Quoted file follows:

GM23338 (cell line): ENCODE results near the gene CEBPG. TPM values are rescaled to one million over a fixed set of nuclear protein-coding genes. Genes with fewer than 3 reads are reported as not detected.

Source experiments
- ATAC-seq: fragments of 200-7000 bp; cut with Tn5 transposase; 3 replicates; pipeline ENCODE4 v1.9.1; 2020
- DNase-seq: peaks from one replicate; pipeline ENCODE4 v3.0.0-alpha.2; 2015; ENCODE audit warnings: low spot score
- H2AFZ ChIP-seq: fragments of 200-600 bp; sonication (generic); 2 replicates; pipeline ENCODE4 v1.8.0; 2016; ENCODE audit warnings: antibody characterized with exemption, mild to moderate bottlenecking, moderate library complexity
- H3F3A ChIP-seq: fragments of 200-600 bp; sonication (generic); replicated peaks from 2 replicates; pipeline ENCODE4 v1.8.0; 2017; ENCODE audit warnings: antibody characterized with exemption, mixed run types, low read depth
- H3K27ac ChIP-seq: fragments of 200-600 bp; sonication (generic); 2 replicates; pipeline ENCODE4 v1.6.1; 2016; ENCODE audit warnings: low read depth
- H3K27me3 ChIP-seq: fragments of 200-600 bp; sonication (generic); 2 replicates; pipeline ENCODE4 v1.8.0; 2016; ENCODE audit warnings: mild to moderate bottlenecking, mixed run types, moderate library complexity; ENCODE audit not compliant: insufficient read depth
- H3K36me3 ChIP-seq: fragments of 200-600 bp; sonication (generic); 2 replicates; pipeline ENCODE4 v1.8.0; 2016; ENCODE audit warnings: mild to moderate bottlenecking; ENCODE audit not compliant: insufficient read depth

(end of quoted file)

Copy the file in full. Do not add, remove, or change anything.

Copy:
GM23338 (cell line): ENCODE results near the gene CEBPG. TPM values are rescaled to one million over a fixed set of nuclear protein-coding genes. Genes with fewer than 3 reads are reported as not detected.

Source experiments
- ATAC-seq: fragments of 200-7000 bp; cut with Tn5 transposase; 3 replicates; pipeline ENCODE4 v1.9.1; 2020
- DNase-seq: peaks from one replicate; pipeline ENCODE4 v3.0.0-alpha.2; 2015; ENCODE audit warnings: low spot score
- H2AFZ ChIP-seq: fragments of 200-600 bp; sonication (generic); 2 replicates; pipeline ENCODE4 v1.8.0; 2016; ENCODE audit warnings: antibody characterized with exemption, mild to moderate bottlenecking, moderate library complexity
- H3F3A ChIP-seq: fragments of 200-600 bp; sonication (generic); replicated peaks from 2 replicates; pipeline ENCODE4 v1.8.0; 2017; ENCODE audit warnings: antibody characterized with exemption, mixed run types, low read depth
- H3K27ac ChIP-seq: fragments of 200-600 bp; sonication (generic); 2 replicates; pipeline ENCODE4 v1.6.1; 2016; ENCODE audit warnings: low read depth
- H3K27me3 ChIP-seq: fragments of 200-600 bp; sonication (generic); 2 replicates; pipeline ENCODE4 v1.8.0; 2016; ENCODE audit warnings: mild to moderate bottlenecking, mixed run types, moderate library complexity; ENCODE audit not compliant: insufficient read depth
- H3K36me3 ChIP-seq: fragments of 200-600 bp; sonication (generic); 2 replicates; pipeline ENCODE4 v1.8.0; 2016; ENCODE audit warnings: mild to moderate bottlenecking; ENCODE audit not compliant: insufficient read depth